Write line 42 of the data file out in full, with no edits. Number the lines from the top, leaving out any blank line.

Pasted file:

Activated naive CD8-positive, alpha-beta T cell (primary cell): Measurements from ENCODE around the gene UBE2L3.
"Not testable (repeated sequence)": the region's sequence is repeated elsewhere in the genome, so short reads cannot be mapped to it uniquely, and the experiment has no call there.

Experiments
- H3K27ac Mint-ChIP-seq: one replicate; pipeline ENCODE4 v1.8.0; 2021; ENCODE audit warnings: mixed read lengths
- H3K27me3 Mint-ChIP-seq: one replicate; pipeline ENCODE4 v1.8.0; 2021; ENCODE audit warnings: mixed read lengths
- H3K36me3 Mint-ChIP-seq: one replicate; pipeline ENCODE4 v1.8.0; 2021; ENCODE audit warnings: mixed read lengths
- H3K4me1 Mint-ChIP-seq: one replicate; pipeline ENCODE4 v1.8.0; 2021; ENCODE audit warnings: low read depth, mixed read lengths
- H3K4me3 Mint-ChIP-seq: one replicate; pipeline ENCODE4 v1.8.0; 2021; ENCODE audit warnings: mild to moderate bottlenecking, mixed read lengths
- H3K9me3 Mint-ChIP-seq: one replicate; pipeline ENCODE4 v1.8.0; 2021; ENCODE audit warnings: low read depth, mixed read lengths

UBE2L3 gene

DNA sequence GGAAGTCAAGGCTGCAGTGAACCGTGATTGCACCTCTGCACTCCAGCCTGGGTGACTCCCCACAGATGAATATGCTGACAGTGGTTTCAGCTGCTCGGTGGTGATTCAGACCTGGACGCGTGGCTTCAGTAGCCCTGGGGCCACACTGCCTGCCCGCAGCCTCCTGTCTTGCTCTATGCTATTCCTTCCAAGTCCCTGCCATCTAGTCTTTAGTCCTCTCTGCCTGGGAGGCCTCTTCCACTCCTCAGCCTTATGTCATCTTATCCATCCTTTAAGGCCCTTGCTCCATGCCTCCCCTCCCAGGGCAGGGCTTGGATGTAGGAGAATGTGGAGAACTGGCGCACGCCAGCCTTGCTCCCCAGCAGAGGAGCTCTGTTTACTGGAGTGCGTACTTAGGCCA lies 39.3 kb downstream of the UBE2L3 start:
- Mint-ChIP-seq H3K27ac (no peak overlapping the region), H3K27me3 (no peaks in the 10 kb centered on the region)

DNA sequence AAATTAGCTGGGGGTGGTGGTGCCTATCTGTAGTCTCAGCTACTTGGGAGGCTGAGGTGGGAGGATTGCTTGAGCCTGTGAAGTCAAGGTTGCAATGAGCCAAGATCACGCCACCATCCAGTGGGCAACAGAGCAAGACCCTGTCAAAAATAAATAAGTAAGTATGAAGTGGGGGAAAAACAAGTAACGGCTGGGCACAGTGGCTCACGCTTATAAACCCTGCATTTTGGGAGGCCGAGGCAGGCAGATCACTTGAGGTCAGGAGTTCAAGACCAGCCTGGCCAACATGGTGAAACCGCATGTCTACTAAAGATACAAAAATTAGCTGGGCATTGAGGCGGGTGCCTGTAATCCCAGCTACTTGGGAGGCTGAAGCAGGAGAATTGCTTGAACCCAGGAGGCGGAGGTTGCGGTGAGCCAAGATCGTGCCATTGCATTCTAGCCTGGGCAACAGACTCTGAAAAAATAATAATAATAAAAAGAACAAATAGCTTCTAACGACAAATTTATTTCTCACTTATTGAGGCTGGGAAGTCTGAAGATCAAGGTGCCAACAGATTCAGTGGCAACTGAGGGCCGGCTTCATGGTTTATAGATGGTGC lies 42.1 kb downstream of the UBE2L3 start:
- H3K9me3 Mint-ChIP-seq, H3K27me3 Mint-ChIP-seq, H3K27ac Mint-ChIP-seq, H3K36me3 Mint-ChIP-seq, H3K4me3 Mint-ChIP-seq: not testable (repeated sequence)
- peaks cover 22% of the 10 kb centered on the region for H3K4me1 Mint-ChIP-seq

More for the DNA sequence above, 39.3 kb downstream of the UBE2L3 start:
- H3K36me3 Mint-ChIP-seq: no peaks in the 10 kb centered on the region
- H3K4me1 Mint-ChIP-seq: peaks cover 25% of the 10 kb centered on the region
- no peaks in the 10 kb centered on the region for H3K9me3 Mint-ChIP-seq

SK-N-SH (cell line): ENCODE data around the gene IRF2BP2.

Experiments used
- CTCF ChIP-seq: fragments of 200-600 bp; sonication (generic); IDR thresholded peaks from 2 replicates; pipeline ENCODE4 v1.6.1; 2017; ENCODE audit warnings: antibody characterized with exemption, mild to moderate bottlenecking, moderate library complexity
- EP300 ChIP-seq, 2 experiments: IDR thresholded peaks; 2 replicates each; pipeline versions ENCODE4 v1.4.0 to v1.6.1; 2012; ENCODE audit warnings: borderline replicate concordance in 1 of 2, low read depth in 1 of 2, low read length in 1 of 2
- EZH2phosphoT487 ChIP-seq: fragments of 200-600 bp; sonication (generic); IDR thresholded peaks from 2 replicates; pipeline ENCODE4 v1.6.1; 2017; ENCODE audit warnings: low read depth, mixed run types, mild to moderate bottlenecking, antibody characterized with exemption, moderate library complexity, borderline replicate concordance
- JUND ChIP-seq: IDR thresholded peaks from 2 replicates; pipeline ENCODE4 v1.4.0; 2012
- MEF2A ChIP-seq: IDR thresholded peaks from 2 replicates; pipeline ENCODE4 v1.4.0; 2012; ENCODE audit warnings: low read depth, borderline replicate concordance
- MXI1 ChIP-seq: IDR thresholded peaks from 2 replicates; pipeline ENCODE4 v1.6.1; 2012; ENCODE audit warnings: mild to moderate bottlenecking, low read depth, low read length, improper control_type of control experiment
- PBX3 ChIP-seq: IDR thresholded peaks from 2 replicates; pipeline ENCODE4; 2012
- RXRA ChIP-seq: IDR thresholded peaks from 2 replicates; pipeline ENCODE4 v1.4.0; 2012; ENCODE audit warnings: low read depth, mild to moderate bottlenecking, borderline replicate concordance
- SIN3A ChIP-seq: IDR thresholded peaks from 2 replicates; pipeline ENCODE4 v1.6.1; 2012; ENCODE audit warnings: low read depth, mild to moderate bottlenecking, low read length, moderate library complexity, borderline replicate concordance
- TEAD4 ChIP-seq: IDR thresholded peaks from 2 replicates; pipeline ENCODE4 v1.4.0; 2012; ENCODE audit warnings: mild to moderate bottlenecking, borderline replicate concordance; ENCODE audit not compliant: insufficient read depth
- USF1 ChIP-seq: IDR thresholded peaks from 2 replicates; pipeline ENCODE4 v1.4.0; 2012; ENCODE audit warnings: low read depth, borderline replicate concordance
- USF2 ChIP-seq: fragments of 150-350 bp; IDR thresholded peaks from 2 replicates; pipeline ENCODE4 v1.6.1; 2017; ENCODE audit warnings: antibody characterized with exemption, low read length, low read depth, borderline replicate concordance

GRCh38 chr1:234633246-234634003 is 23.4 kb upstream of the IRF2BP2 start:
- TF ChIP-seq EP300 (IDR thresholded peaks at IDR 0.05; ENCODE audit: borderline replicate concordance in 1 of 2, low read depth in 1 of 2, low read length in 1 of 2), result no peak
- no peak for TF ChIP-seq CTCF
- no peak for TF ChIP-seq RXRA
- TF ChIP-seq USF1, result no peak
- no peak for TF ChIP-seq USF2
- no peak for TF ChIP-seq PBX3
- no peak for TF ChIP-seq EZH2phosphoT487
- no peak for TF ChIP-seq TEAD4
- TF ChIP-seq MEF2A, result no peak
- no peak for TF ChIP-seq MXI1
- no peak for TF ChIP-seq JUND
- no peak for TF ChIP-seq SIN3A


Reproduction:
- no peak for TF ChIP-seq TEAD4